I am dubious of generalisations whose subject is “Egyptology” or “Egyptologists”. They tend not to accord with my experience.
I am dubious of claims of analogy or arguments from analogy. Often the analogies are forced and it’s an invalid form in any case.
> Isn't Egyptology guilty of the same? Few, if any,
> have knowledge of mathematics, astronomy, civil
> engineering, but are quick to accept theories such
> as ramps for construction and that chord ceremony
> for alignment with cardinal points.
> Egyptology tells us that the GP was aligned with
> such accuracy because of the'stretching of the
> chord' ceremony. (I might have the ceremony name
> wrong). Owen Gingerich, Harvard Professor of
> Astronomy, disagrees. He says that humans did not
> have the ability for such accurate alignment until
> the work of Kepler. Yet, they alignment is near
> perfect. Spence, the British astronomer, attempted
> to prove that the chord ceremony would have worked
> -- but her theory was shown to be in error. Not
> only is there no scientific evidence that the
> chord ceremony will work, astronomers say that it
> can't, Egyptologists still assert the validity of
> the chord ceremony for accurate alignment.
I’d like to know who these Egyptologists are. Certainly there is evidence (not directly concerning the pyramids) of a pḏ šs ceremony. How practical it was is another question. I doubt it was any less pro forma than laying a foundation stone or launching a ship are in our own time and culture.
> And it was either on this board or HOM many, many
> years ago that a poster by the name of Stickler
> (can't find it in either archives) who pointed out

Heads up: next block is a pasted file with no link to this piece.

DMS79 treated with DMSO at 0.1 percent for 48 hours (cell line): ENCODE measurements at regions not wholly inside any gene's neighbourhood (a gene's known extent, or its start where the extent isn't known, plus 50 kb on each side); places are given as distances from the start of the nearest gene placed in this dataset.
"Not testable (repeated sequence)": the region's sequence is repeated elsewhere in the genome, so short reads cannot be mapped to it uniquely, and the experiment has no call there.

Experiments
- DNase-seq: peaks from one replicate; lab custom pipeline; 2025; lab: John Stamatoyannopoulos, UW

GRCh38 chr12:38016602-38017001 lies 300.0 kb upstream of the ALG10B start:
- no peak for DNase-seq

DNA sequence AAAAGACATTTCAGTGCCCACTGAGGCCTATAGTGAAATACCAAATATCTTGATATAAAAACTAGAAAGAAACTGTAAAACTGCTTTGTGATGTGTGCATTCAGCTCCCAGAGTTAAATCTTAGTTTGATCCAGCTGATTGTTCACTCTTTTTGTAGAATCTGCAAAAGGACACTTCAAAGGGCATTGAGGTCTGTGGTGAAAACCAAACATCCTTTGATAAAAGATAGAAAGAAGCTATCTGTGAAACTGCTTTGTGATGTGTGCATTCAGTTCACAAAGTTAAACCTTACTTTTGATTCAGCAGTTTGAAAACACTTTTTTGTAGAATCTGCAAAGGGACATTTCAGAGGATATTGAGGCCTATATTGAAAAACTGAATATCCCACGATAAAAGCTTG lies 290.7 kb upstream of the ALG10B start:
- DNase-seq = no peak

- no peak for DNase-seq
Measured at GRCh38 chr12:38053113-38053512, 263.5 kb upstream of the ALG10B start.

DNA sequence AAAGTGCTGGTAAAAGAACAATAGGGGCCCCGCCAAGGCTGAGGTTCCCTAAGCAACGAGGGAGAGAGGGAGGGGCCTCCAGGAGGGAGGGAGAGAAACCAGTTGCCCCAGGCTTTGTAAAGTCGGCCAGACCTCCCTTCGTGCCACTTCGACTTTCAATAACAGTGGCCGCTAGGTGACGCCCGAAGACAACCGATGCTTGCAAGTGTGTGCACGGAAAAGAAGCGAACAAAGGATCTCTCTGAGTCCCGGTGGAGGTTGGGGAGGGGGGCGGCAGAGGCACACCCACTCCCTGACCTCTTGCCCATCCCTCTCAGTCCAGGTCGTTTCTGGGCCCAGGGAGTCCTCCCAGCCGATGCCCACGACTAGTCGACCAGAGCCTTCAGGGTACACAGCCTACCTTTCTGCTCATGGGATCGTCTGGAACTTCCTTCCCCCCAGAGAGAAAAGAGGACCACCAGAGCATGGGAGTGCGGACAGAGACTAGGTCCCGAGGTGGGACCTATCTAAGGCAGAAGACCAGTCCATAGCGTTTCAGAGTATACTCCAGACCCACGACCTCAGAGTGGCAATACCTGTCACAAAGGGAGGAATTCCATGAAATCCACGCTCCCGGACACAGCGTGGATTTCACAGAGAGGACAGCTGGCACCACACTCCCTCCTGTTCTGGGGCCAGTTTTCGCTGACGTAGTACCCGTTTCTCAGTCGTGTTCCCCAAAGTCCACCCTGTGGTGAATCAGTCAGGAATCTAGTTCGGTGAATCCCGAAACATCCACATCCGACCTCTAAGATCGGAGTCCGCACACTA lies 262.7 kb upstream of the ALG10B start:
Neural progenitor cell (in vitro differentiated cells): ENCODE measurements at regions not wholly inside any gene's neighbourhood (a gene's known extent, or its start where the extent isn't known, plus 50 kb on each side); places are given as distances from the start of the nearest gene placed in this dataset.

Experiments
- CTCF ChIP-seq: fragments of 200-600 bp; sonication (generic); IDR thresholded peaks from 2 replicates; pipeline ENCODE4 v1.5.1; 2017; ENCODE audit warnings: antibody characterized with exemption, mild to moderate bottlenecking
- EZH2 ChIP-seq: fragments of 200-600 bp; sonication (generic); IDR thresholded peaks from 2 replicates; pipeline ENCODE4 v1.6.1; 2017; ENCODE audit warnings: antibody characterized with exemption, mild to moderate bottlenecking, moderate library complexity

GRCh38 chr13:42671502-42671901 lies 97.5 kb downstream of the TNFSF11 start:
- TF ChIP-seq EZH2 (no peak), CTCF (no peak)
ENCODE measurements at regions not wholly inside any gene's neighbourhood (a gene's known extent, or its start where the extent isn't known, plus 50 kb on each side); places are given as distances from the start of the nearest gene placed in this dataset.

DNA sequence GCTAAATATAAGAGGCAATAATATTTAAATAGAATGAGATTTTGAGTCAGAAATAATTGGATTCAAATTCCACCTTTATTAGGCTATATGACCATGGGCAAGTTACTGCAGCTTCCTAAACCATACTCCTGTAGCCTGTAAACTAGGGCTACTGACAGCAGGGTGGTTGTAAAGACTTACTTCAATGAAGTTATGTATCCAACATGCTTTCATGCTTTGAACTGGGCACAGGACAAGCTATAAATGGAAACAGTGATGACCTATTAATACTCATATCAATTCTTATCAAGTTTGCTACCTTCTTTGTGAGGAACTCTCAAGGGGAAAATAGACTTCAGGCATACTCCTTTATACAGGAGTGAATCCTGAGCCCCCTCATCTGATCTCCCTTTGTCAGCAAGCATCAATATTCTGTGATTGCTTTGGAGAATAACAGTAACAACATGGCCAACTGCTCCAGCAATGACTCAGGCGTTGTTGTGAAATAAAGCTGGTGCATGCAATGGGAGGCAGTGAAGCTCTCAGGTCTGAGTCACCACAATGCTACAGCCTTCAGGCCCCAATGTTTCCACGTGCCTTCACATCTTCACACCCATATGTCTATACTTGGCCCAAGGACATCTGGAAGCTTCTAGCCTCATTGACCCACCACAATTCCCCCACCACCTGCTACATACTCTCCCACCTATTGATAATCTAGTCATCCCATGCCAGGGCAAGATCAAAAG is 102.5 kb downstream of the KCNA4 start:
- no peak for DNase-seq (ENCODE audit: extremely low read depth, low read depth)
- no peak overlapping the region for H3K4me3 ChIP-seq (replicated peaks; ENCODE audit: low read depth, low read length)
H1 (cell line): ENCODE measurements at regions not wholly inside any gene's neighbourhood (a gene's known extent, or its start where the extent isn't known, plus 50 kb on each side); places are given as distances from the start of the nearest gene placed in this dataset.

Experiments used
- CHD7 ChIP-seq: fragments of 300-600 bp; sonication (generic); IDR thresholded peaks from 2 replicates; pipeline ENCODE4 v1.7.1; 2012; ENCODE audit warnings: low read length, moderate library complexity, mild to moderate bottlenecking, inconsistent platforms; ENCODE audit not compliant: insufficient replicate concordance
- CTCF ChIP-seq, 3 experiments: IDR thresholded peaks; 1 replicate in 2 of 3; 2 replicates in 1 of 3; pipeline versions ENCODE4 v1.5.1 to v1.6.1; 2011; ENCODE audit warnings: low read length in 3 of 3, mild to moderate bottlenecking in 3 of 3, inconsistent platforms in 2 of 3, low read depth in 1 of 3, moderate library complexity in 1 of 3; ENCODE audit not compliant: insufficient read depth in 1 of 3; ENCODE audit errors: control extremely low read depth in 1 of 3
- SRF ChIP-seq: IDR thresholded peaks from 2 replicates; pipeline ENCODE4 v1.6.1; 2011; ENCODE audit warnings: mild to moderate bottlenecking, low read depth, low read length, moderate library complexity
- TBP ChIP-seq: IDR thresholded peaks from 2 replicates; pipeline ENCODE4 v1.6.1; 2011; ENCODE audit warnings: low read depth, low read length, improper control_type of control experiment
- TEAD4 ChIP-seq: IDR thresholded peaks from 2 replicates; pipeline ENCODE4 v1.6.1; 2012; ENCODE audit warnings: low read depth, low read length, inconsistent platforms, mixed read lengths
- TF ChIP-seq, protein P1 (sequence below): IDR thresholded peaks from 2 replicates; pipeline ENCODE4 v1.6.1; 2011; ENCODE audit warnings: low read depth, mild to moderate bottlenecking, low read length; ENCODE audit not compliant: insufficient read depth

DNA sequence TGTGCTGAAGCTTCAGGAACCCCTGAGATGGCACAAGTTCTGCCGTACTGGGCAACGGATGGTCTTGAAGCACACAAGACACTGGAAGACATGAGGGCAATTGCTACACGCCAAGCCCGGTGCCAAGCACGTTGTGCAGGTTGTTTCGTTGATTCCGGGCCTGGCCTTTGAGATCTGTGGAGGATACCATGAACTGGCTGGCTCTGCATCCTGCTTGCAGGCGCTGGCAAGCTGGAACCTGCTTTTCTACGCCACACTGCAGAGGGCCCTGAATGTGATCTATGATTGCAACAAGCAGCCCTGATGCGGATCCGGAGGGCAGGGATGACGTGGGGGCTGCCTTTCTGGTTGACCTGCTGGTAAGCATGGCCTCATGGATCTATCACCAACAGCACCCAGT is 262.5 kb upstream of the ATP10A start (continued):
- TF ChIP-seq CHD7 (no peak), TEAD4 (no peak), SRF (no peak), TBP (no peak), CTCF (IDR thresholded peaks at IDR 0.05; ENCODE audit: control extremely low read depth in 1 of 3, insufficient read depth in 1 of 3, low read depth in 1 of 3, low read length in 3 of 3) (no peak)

> that by the logic of Egyptologists, they would
> also conclude that Windsor Castle was built by the
> current House of Windsor.
It would work for Castle Howard, whereas Carnegie was named for the hall, clearly. Such is the murky world of analogy.
Let’s run this one past a few relevant facts. The ancient Egyptians had no family names. They had no named royal houses. I know of no examples of their being named after localities.
Which precludes the analogy suggested.
> And as an example of Creighton's point on
> Egyptologists going against the grain, I offer the
> case of Dr. Jane Sellers. Dr. Sellers used
> Egyptological sources (PT, hieroglyphics, etc.) to
> suggest that the AE were aware of precession. Her
> point is any society observant of the skies can't
> but fail to see the precession of the equinoxes.
> They might not understand why, but they would know
> that it exists. However, Egyptology, for reasons I
> have never understood, cannot allow the AE to have
> knowledge of precession (as they cannot allow the
> AE to have knowledge of PI). That knowledge is
> reserved for the Greeks (they cynic would suggest
> that the reason is that Egypt is in Africa while
> Greece is not). For her heresy, Dr. Sellers has
> been relegated to the fringe of Egyptology -- no
> endowed chair for her at the University of Chicago
> or Cantab.
I don’t know all that much about Sellers. I have her book (in the Penguin edition). It’s hard to find anything about her. Best I can find is the brief profile by Gary D. Thompson:
If this is correct, then she did not complete her doctoral studies (so not “Dr” Sellers)—and no one goes far in academia without a PhD. Far from being marginalised in Egyptology, she was barely in it in the first place. She was not, contrary to some statements, a professional Egyptologist or professional academic of any kind.
There seems to be some mythology here.
> I am not original here -- all these points have
> been raised on this and other boards. I was told
> that in British public schools, students are
> taught to be able to argue both sides of a
> question. It is in that spirit, that I make this